Travel writers of the U.S. and Canada have come up with a list of the world's top 10 ferry rides, and you don't necessarily want to argue with people who travel for a living. (But of course you can, if you want.)
Can't say I've ever seen a poll ranking ferries. But I like this list. And, I was glad I'd ridden two out of the 10: the British Columbia ferry system and the Staten Island ferry (I grew up in New York). Seems, however, I've got a ways to go.
The number one ferry, by vote of the Society of American Travel Writers members, is the Star Ferry in Hong Kong, "crammed with views and people to create the cheapest multi-cultural, multi-sensory cruise experience in the world," writes travel journalist Chris McBeath.
Number two are the ferries from Sausalito to San Francisco, California.
I loved the sound of this one: "The Alaska State Ferry system's 'blue canoes' allow overnight passengers to pitch their tents on deck, surely one of the most unusual camping experiences," according to journalist Janet Fullwood.
I want to do this! Tell me, solo travelers, you wouldn't end up talking to people "camped" around you? Of course, you would. (But how do you bang your tent pegs into the deck??)
Interestingly, ferries ply the waters of the most urban landscapes and the seemingly most out of the way places. They can be high speed or lumbering giants. And they can be a great, often inexpensive and sometimes downright dirt cheap way to tour cities and vast and beautiful wilderness areas.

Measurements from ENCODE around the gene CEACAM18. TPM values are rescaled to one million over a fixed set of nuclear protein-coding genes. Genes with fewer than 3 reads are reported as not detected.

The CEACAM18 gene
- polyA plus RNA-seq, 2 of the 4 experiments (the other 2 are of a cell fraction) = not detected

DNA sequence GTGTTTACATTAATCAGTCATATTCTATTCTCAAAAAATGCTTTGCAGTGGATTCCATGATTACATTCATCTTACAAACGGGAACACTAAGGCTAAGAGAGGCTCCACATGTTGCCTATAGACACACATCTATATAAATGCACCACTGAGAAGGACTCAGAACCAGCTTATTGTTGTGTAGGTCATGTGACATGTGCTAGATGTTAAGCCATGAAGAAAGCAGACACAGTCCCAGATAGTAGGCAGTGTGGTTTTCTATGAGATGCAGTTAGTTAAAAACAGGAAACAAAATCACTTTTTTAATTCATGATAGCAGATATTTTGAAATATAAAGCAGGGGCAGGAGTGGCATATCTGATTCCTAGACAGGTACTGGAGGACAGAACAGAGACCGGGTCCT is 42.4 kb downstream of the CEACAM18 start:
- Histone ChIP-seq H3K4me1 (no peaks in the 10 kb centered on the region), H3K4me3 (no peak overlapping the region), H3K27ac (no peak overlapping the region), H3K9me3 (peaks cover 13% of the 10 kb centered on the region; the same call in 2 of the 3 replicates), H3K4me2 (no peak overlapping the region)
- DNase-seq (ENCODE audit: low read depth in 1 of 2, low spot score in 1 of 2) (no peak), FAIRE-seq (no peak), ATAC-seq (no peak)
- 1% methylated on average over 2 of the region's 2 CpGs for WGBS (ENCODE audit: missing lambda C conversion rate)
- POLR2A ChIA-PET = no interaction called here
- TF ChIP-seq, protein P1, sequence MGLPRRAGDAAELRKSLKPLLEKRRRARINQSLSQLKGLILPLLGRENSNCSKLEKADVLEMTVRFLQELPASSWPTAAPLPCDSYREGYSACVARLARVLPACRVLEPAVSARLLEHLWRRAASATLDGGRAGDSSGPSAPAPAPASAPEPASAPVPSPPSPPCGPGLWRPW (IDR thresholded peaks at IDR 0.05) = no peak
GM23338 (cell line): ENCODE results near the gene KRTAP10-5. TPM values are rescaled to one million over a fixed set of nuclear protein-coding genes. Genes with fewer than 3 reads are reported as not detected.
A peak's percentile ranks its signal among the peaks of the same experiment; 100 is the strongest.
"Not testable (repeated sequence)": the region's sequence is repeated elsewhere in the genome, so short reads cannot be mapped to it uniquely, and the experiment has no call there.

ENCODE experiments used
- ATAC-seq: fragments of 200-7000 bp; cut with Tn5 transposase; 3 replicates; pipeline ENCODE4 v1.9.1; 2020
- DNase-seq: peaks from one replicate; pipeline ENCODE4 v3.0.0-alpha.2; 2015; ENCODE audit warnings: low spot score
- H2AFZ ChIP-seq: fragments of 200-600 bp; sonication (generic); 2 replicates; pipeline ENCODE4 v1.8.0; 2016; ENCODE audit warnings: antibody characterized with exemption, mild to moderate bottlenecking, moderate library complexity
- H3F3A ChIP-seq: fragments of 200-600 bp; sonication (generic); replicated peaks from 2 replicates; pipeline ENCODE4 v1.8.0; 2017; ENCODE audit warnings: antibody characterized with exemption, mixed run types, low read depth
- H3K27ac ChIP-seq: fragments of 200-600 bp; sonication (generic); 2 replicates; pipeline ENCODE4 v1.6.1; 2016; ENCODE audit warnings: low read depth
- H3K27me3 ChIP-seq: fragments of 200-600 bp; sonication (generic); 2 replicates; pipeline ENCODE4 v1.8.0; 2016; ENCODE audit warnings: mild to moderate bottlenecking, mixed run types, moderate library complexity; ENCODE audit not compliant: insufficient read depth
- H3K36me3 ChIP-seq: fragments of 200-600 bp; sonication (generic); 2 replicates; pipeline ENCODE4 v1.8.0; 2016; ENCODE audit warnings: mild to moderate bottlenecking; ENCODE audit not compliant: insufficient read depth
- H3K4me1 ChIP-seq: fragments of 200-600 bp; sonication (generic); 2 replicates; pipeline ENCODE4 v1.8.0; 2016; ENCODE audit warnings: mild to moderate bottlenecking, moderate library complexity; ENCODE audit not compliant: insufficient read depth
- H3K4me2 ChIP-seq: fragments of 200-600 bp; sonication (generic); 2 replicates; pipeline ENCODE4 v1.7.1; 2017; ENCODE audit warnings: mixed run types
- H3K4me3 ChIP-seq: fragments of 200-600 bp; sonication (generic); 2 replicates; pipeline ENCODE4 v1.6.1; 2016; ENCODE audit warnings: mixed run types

My most memorable ferry ride was somewhere in the waters of the Inside Passage on the northern tip of Vancouver Island. I'd finished a sea kayaking trip that I'd joined as a solo traveler (had a fantastic time and a great tent mate) and had a couple of days to explore the area on my own.
I took the ferry that plied the vast waters up there, to an island famous for its totem poles. On the way back, I dozed off and awoke to someone pulling gently on my sleeve. "Is this your stop?" Oh lordy, thank goodness she'd heard me ask someone if I was on the right boat back to Vancouver Island. She did me a real favor waking me up.
I had visions of ending up on some outer island with no way to get back until morning. But you know what? That could have been the adventure of a lifetime and a great story to tell. I don't go anywhere without a credit card, so someone, somewhere would have put me up.
Still, I was grateful for her watchful eye and it once again reminded me that in general, people watch out for one another. Especially when they see you're on your own.
Photo: Ellen Perlman. The clipper ferry from Seattle to Vancouver Island.